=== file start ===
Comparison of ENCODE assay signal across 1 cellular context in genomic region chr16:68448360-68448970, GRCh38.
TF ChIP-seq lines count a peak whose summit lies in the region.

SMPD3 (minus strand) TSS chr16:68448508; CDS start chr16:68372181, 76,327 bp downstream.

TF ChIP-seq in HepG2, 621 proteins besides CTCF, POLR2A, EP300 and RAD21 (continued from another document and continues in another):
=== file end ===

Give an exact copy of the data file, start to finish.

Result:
Comparison of ENCODE assay signal across 1 cellular context in genomic region chr16:68448360-68448970, GRCh38.
TF ChIP-seq lines count a peak whose summit lies in the region.

SMPD3 (minus strand) TSS chr16:68448508; CDS start chr16:68372181, 76,327 bp downstream.

TF ChIP-seq in HepG2, 621 proteins besides CTCF, POLR2A, EP300 and RAD21 (continued from another document and continues in another):